The three arguments on which Humboldt principally relied to prove that a communication had existed between the east of Asia and the Mexicans may be explained without adopting his theory that the Nahuatls had travelled round from the old world. The remarkable resemblance of the Mexican and Thibeto - Japanese calendars might result from the accidental stranding of a Japanese or Chinese vessel on their shores, bringing to them some man learned in the astronomy of the old world. The correct orientation of the sides of their pyramidal temples was but the result of their great astronomical knowledge and of the worship of the sun. And the resemblance of their traditions of four epochs of destruction and of the dispersion of mankind after a great flood of waters, arose from the fact that the great catastrophes that befell the human race at the melting of the ice of the glacial period were universal over the CHAPTER XXI.

world.

Return to Santo Domingo—The birds of Chontales—The insects of

Chontales-Mimetic forms-Departure from the mines-Nicaragua as a field for emigration-Journey to Greytown-Return to England.

HAVING finished our business at Masaya, we rode back to Granada on the evening of the second day, and the next morning took a passage in a fine steamboat that Mr. Hollenbeck, of Greytown, had placed on the lake to convey passengers and goods between Granada and San Carlos, at the head of the river San Juan. We arrived at San Ubaldo at two o'clock, and found our mules safe but foot-sore, through travelling over the rocky hills from Santo Claro. The San José plains were in a dreadfully muddy state, and for five miles we went plunging through the swamps. Most of the mules fell several times, and we had great difficulty in getting them up again. We passed two travellers with their mules up to their girths in mud, and incapable of extricating themselves, but could not help them, as we dared not allow ours to stand, or they would stick fast also. We had met, at San Ubaldo, the son of Dr. Seemann, on his way home to England. His pack-mule had stuck fast in the plains the night before, and he had passed the night sitting on his boxes, half sunk in the mud, and attacked by myriads of mosquitoes that had covered his hands, face, and neck with blisters.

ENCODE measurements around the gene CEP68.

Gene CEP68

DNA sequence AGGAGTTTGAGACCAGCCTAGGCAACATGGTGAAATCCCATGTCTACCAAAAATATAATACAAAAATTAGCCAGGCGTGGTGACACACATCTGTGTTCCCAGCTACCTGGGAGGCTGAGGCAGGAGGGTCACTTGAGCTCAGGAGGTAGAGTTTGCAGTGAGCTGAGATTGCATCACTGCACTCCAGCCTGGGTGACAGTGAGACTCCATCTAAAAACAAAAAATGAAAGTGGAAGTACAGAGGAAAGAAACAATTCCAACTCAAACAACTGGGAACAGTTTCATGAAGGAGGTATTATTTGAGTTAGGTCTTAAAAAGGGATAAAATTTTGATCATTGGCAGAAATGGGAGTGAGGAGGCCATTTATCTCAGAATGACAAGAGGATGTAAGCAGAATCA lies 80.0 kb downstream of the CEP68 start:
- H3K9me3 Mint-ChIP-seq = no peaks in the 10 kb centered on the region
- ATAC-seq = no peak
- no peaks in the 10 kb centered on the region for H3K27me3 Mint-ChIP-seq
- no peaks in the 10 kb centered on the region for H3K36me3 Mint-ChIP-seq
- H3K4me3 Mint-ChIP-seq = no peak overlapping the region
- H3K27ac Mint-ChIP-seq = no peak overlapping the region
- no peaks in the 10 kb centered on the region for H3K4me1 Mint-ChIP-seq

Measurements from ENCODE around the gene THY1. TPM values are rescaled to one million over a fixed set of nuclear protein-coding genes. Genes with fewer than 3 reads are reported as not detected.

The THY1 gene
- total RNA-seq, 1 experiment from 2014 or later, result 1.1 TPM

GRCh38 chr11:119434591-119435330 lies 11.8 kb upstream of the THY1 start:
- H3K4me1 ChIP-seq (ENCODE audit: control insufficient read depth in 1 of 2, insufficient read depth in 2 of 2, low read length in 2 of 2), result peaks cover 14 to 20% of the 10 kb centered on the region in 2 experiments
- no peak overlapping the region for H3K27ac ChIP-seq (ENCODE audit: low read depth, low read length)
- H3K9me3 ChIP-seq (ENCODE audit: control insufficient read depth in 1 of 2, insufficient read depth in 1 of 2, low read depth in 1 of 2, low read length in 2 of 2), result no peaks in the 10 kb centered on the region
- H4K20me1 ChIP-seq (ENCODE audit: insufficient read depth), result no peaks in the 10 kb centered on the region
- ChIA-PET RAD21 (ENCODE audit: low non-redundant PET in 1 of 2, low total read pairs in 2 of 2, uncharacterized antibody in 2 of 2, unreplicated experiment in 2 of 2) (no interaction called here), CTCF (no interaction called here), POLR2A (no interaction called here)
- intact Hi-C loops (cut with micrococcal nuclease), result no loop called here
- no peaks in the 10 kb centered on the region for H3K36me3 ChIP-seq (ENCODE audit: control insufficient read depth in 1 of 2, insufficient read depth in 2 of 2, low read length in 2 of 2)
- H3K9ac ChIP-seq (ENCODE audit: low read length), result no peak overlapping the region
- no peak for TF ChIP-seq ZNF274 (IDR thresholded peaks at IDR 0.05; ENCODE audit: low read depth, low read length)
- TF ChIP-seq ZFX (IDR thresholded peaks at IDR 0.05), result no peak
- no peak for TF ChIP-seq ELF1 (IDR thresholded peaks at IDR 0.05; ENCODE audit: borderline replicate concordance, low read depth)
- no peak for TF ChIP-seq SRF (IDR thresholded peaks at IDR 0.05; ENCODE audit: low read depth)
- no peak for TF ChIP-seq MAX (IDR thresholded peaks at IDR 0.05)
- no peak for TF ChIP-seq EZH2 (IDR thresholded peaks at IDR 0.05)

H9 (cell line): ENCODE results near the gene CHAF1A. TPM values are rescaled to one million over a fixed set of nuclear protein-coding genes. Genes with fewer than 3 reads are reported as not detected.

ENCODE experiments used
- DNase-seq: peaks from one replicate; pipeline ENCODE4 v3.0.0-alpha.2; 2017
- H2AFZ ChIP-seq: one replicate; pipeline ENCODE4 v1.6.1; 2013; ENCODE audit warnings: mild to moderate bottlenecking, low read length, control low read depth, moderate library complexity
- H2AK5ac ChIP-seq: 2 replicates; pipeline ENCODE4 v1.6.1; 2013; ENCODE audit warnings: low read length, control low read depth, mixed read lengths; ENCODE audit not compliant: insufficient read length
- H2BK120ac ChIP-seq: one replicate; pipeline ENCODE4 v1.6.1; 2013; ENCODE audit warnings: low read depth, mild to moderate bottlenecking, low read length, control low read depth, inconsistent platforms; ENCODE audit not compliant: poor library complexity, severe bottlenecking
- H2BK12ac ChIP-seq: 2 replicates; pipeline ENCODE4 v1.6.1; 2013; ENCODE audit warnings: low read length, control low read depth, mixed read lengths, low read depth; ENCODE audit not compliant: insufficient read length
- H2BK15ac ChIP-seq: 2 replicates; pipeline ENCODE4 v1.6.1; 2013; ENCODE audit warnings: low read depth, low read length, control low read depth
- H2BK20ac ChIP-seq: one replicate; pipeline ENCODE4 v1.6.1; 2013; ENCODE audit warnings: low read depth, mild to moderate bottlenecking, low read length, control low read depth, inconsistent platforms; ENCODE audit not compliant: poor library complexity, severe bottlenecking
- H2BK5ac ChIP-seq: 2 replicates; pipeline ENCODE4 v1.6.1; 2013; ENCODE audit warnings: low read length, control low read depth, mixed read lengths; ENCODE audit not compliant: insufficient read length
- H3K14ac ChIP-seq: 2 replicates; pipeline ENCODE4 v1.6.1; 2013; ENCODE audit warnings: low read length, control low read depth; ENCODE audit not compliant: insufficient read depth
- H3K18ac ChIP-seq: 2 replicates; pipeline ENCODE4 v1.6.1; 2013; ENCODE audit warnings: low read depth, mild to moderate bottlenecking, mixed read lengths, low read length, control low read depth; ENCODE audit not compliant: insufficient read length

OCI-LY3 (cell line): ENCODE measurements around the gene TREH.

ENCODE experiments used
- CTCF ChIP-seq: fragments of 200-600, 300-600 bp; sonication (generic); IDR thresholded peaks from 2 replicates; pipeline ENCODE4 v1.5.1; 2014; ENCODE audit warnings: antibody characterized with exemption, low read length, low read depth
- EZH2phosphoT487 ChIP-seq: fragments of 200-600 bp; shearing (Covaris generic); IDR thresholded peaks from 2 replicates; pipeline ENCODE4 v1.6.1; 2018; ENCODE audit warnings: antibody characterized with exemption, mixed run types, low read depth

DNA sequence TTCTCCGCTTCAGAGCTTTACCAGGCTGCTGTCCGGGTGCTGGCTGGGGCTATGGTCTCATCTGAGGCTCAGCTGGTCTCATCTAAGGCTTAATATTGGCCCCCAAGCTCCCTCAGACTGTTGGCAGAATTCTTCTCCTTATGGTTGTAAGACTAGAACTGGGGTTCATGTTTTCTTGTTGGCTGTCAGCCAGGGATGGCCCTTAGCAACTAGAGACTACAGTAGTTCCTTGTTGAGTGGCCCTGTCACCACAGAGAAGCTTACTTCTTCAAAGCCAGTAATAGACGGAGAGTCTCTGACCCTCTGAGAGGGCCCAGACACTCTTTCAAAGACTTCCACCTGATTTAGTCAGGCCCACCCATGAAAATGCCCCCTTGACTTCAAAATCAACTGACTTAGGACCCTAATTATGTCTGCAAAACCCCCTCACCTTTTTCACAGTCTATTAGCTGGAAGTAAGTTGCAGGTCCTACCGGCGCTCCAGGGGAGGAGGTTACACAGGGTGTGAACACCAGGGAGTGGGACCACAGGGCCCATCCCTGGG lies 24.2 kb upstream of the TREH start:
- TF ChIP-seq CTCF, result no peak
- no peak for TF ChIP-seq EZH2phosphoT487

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It was two hours after dark before we got across the weary plains. We found shelter for the night at a small hut on their border, where, for a consideration, the occupants gave up to us their mosquito curtains and stretchers, and sat up themselves. I suppose in such situations people get used to the mosquitoes, but to us they were intolerable. They buzzed around us and settled on our hands and face, if the former were not incessantly employed driving them off. Those of our party who had no curtains had a lively time of it. A gentleman of colour, from Jamaica, who was returning to the mines after escorting young Mr. Seemann to the port, and who could find no place to rest in, excepting an old hammock, kept his long arms going round like a windmill, every now and then wakening every one up with a loud crack, as he tried to bring his flat hand down on one of his tormentors. A mosquito, however, is not to be caught, even in the dark, in such a way. It holds up its two hinder legs as feelers ; the current of air driven before a descending blow warns it of the impending danger, and it darts off to one side, to renew its attack somewhere else. The most certain way to catch them in the dark is to move the outstretched finger cautiously towards where one is felt, until a safe striking distance is reached. But what is the use of killing one when they are in myriads ? None whatever, excepting that it is some occupation for the sleepless victim. The black gentleman was a thinker and a scholar, and used to amuse himself at the mines by writing letters addressed to Mr. Jacob Elam, Esqre. (himself), in which he informed himself that he had been left legacies of ten, twenty, or thirty thousand